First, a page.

His partner and friend Dylan came up behind
him, wrapping his arm around Jaxon’s neck. “Hey now, you can’t threaten
Johnnie. He’s the best bartender we’ve got. What the hell’s got you so bent out
“He dumped me,” Sela announced. “Now he’s
pissed that I’m making new friends.” She put her arms around the two men
flanking her. “And gettin’ my drink on…” She laughed. “Just because I can’t
celebrate our anniversary with him doesn’t mean I don’t intend to celebrate. No
sense letting this dress go to waste.” She licked her lips as she regarded the
men beside her. “Don’t you agree, boys?”
“Hell yeah!” they said in unison, laughing
until they saw Jaxon’s warning glare.
“If y’all had another fight,” Dylan said,
“maybe you should just go to your respective corners and talk it out in the
Sela lifted her chin. “I’m so done with
him. I’m tired of being with a man who’s so emotionally impotent he can’t even
admit he loves me. It’s time for me to find a real man.” She turned and walked
away, swaying slightly before a third man helped steady her.
Her two bar buddies were about to go after
her when Jaxon stopped them with a hand on their shoulders. “You go after her,
and I’ll lay you both out right here and now.”
The smaller of the two looked as though he
wanted to argue but thought better of it.
The man who rivaled Jaxon in size was the
one to speak up. “She said you dumped her. You can’t stop us from having our
shot with her.”
“You wanna try me?” Jaxon asked, going toe
to toe with him.
“Jesus, man!” Dylan grabbed Jaxon’s arm.
“Are you crazy? You can’t start a fight here. It’ll be all over the front page
Dylan was right, but there was no way Jaxon
would stand by and watch some loser cozy up to Sela when her defenses were
down. “Fine, but I want them gone.”
“Aww, but we didn’t do anything,” the
smaller man whined. “You can’t kick us out.”
“If it’s not them, it’ll be someone else,”
Dylan whispered. “What are you gonna do, clear the bar out so nobody can get
close to Sela?”
That didn’t sound like a bad idea to Jaxon,
which proved how irrational he was being. He had to get a grip. He had wanted
them to be over; he just had to figure out how to let her go.
Dylan put his arm around his friend. “Come
on, let’s go grab a table, and you can tell me what happened.”
Jaxon had no interest in talking about it,
but he knew Dylan wouldn’t let it go until he got the whole story. They slid
into an empty booth a waiter had just cleared, and Dylan ordered a couple of
beers while Jaxon watched Sela fend off the advances of two new men. By the end
of the night, he’d either be in jail or the hospital.
“Okay,” Dylan said, snapping his fingers to
get Jaxon’s attention. “Please tell me this was some misunderstanding and you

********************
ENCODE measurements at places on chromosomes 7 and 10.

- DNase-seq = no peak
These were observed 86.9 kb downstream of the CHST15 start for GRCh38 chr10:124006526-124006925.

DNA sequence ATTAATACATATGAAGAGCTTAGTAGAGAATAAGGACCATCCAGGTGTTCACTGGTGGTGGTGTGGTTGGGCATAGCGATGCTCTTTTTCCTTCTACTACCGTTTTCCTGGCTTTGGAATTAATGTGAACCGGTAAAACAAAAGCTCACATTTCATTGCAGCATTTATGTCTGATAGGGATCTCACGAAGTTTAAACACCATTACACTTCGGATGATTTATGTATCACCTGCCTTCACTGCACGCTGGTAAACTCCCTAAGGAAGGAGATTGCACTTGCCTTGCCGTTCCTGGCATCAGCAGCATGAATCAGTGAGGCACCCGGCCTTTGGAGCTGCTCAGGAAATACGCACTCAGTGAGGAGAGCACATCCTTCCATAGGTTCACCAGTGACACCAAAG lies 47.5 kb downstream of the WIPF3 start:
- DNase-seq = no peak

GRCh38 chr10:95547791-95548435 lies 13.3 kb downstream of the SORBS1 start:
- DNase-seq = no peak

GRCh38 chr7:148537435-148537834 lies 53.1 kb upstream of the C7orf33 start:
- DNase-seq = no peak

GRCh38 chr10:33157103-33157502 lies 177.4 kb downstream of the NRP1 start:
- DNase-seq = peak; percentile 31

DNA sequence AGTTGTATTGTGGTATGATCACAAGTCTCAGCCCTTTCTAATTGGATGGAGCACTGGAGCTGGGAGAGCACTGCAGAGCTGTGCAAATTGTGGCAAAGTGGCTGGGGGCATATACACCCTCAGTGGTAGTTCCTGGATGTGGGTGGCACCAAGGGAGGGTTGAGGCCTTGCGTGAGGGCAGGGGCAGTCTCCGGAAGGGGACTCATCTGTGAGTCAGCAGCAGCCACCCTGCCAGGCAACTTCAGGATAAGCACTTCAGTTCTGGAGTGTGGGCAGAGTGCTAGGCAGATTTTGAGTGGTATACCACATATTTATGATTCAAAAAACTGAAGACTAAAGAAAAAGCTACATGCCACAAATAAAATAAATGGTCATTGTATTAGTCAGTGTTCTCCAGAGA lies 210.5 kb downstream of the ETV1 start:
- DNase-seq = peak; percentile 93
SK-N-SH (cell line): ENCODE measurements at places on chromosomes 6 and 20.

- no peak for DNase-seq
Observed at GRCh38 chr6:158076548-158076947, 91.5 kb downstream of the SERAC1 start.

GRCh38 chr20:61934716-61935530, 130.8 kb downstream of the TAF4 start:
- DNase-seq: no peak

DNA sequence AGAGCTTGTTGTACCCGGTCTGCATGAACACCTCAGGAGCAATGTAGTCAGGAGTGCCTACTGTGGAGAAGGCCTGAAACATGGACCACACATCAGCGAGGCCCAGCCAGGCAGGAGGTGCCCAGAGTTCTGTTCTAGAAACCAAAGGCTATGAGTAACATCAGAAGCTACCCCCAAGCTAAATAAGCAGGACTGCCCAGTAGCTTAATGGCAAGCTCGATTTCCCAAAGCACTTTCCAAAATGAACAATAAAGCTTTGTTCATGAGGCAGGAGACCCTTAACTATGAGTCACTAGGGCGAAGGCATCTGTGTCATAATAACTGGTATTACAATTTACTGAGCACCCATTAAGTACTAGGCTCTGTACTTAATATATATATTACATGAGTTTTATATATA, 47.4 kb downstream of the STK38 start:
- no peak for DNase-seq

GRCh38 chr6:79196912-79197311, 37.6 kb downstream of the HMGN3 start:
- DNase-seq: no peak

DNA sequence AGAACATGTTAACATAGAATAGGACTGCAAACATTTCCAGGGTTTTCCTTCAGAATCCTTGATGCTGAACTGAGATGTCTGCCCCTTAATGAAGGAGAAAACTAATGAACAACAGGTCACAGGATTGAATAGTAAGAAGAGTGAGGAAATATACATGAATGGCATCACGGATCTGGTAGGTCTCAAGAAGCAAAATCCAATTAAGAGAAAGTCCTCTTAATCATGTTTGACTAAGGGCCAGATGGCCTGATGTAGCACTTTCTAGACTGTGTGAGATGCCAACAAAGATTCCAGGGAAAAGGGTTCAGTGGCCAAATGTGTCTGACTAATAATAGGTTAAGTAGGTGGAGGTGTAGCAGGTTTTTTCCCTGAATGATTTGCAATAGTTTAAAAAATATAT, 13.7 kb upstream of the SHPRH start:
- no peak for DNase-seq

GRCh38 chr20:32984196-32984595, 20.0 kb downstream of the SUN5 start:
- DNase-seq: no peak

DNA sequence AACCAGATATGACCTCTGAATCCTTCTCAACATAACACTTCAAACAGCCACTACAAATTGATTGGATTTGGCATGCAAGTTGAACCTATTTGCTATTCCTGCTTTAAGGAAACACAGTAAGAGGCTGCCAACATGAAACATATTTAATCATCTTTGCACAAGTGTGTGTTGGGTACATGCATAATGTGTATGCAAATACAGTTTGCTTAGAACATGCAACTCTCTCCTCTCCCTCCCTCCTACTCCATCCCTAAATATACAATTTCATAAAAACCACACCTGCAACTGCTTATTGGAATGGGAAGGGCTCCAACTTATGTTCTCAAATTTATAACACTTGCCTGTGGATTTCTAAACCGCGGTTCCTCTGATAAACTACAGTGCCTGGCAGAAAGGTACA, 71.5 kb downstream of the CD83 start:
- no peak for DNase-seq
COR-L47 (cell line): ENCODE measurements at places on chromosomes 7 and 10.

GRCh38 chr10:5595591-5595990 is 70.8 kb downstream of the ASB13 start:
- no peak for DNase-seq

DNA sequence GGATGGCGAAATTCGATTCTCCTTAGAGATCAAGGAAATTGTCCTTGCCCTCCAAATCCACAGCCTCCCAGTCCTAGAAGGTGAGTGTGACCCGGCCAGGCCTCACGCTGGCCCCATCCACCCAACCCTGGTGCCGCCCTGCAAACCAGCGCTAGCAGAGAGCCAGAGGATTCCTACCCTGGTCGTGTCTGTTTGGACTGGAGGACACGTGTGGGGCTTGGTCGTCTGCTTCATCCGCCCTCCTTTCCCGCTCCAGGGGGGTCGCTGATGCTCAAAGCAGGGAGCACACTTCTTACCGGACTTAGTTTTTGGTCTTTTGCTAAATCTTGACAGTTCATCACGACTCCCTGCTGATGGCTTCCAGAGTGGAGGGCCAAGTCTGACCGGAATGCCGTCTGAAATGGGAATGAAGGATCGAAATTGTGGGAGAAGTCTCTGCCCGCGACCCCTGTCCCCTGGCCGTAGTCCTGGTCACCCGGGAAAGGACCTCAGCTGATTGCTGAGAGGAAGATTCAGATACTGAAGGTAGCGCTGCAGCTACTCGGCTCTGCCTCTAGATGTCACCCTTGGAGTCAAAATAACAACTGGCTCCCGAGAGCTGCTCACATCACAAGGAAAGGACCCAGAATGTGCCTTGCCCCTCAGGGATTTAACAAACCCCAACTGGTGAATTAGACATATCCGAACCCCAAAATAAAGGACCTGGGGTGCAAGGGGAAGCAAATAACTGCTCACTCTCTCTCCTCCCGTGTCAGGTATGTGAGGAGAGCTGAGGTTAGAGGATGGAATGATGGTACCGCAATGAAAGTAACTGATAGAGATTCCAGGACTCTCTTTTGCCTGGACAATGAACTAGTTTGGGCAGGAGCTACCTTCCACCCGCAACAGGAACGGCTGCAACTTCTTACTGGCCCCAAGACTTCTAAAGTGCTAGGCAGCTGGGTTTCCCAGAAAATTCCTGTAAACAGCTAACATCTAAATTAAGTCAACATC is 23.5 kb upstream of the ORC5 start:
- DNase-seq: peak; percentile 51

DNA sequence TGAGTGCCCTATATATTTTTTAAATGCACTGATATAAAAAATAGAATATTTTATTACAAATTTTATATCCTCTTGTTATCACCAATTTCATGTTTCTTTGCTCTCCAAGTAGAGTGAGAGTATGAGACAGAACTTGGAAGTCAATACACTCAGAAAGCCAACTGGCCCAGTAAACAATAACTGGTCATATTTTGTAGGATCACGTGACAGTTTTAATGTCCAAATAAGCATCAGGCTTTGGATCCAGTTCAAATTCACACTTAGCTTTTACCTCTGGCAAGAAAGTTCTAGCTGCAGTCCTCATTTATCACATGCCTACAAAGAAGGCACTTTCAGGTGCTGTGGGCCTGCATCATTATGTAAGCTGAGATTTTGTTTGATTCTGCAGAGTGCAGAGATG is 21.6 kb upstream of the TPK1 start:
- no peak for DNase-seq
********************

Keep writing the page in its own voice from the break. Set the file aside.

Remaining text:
weren’t really stupid enough to break up with Sela.”
“I had no choice.” Jaxon glared at her when
she let some guy put his arm around her waist.
How dare she let him touch
her like that! She doesn’t even know him.
“Things were getting too
“Does this have anything to do with your
mother?” Dylan asked gently.
It was no secret among Jaxon’s friends that
he wasn’t dealing well with his mother’s diagnosis. He’d always had a
complicated relationship with her, and it was his responsibility to be there
for her, to take care of her. She’d rather be left alone to slip away in peace,
as she put it, but that wasn’t an option Jaxon could live with.
“I can’t handle it anymore.” Jaxon pulled
his attention away from Sela when the waiter set two bottles of beer on the
table. Taking a long pull helped to calm Jaxon’s frayed nerves until he saw
Sela heading out onto the dance floor holding some guy’s hand. Jaxon took
another drink followed by another until he’d nearly drained the bottle.
Dylan slid his untouched bottle across the
table. “You need this more than I do. You can’t handle what? The demands of the
business, the situation with your mother, your feelings for Sela?”
Jaxon didn’t even think about trying to
deny his feelings for Sela. Dylan had known him too long to buy his lies. “All
of it. I had to let her go. I’m doing her a favor.”
Dylan looked over his shoulder at Sela slow
dancing with a good-looking back-up goalie who’d retired earlier that year.
“Maybe you are.”
“Shut the hell up,” Jaxon muttered,
reaching for the second bottle. The last thing he needed was for his friend to
agree that Sela could do better than him.
“We’ve all known for a long time where this
was headed, Jax,” Dylan said, holding up two fingers when he caught their
waiter’s attention. “Sela wants a real relationship, and you can’t give it to
her ‘cause you’re too messed up.”